Between January 2008 and January 2010, CIL failed to hold client money in segregated accounts with trust status.
The firm also failed to implement and maintain adequate controls over its client money as required by FSA rules.
In particular, for two years CIL failed to verify that certain accounts had been appropriately set up as client money accounts.
These accounts related to a number of unregulated collective investment schemes managed by CIL. CIL was responsible for ensuring that all periodic distributions were paid directly to investors.
In January 2008, a new process was put in place by the administrator of the funds and the process for distributions was outsourced. To facilitate the new process CIL arranged for distribution accounts to be opened in relation to each fund in order to pay distributions to investors.
These accounts should have been set up as segregated client money accounts with trust status but CIL failed to do this. It also failed to pick up that the accounts did not have the required trust status.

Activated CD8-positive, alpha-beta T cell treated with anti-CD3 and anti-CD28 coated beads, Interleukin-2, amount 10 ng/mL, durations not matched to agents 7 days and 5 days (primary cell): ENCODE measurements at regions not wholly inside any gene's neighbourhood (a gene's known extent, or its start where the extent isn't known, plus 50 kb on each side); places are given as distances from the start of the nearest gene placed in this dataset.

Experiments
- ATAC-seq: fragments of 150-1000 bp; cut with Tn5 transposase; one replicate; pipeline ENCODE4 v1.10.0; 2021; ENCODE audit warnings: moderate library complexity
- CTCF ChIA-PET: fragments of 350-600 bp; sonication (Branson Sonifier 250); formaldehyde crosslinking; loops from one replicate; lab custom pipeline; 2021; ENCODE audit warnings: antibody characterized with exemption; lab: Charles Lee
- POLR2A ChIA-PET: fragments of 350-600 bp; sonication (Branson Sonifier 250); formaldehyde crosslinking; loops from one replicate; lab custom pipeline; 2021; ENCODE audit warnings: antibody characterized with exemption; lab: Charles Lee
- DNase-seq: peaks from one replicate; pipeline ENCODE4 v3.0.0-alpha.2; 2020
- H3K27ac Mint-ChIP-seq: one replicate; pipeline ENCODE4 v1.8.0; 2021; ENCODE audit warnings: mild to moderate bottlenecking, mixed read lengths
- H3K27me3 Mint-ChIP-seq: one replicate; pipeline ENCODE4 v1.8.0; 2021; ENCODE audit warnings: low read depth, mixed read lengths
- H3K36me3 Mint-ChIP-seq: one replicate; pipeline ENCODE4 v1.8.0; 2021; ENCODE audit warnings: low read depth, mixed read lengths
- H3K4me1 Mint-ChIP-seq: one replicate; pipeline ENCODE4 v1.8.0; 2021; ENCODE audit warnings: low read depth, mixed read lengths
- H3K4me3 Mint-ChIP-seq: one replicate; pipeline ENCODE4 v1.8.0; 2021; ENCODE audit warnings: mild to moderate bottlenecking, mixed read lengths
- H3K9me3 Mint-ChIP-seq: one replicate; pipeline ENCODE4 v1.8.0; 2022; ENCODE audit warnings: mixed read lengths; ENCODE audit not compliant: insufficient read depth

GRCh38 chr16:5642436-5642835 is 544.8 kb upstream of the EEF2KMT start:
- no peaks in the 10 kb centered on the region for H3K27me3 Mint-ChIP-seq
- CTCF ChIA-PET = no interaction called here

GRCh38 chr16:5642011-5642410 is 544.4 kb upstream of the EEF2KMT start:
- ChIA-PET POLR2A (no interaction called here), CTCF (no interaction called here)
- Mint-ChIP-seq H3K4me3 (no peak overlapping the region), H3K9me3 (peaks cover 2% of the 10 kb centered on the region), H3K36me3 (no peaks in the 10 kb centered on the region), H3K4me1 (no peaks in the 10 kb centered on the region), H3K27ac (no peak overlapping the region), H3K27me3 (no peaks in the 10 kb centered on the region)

The FSA says CIL proactively notified the FSA after identifying the problem and co-operated with the FSA in the course of its investigation. CIL agreed to settle at an early stage and qualified for a 30 per cent discount.
FSA director of enforcement and financial crime division Margaret Cole says: “Customers should be able to assume that authorised firms have the right systems and controls to safeguard their assets. CIL put clients at risk of significant financial loss by failing to segregate client money appropriately for a period of two years – this is simply unacceptable.
“It is essential for firms to adhere to our client money rules and recent action in this area shows that our focus has intensified. Firms should be in no doubt that if they fail to get their house in order in this regard we will take action against them.”